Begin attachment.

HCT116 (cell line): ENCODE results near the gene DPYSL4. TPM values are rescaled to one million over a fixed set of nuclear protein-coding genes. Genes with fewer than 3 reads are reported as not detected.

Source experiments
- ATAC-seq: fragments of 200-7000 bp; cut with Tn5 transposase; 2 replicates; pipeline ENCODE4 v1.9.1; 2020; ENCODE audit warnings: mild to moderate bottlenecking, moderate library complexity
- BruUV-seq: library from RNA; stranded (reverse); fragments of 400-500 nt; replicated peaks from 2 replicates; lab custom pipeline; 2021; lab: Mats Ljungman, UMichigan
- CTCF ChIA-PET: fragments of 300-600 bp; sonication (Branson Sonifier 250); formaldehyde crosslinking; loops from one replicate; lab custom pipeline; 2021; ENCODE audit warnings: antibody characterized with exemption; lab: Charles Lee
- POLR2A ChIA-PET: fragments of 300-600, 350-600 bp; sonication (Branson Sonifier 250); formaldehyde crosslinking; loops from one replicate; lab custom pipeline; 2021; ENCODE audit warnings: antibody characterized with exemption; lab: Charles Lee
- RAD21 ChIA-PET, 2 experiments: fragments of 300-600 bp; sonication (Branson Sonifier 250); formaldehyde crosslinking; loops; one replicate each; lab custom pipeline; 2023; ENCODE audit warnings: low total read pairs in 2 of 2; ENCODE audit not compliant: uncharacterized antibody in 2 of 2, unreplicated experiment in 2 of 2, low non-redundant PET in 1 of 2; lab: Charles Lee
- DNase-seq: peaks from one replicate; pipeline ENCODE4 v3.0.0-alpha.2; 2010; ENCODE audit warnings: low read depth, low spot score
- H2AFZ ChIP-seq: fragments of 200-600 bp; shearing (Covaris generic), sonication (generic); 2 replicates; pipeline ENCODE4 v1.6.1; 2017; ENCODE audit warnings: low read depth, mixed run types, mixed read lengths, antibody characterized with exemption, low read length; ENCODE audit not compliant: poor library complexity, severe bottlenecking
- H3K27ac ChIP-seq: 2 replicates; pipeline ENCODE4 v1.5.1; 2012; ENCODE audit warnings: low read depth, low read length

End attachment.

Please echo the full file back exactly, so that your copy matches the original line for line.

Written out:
HCT116 (cell line): ENCODE results near the gene DPYSL4. TPM values are rescaled to one million over a fixed set of nuclear protein-coding genes. Genes with fewer than 3 reads are reported as not detected.

Source experiments
- ATAC-seq: fragments of 200-7000 bp; cut with Tn5 transposase; 2 replicates; pipeline ENCODE4 v1.9.1; 2020; ENCODE audit warnings: mild to moderate bottlenecking, moderate library complexity
- BruUV-seq: library from RNA; stranded (reverse); fragments of 400-500 nt; replicated peaks from 2 replicates; lab custom pipeline; 2021; lab: Mats Ljungman, UMichigan
- CTCF ChIA-PET: fragments of 300-600 bp; sonication (Branson Sonifier 250); formaldehyde crosslinking; loops from one replicate; lab custom pipeline; 2021; ENCODE audit warnings: antibody characterized with exemption; lab: Charles Lee
- POLR2A ChIA-PET: fragments of 300-600, 350-600 bp; sonication (Branson Sonifier 250); formaldehyde crosslinking; loops from one replicate; lab custom pipeline; 2021; ENCODE audit warnings: antibody characterized with exemption; lab: Charles Lee
- RAD21 ChIA-PET, 2 experiments: fragments of 300-600 bp; sonication (Branson Sonifier 250); formaldehyde crosslinking; loops; one replicate each; lab custom pipeline; 2023; ENCODE audit warnings: low total read pairs in 2 of 2; ENCODE audit not compliant: uncharacterized antibody in 2 of 2, unreplicated experiment in 2 of 2, low non-redundant PET in 1 of 2; lab: Charles Lee
- DNase-seq: peaks from one replicate; pipeline ENCODE4 v3.0.0-alpha.2; 2010; ENCODE audit warnings: low read depth, low spot score
- H2AFZ ChIP-seq: fragments of 200-600 bp; shearing (Covaris generic), sonication (generic); 2 replicates; pipeline ENCODE4 v1.6.1; 2017; ENCODE audit warnings: low read depth, mixed run types, mixed read lengths, antibody characterized with exemption, low read length; ENCODE audit not compliant: poor library complexity, severe bottlenecking
- H3K27ac ChIP-seq: 2 replicates; pipeline ENCODE4 v1.5.1; 2012; ENCODE audit warnings: low read depth, low read length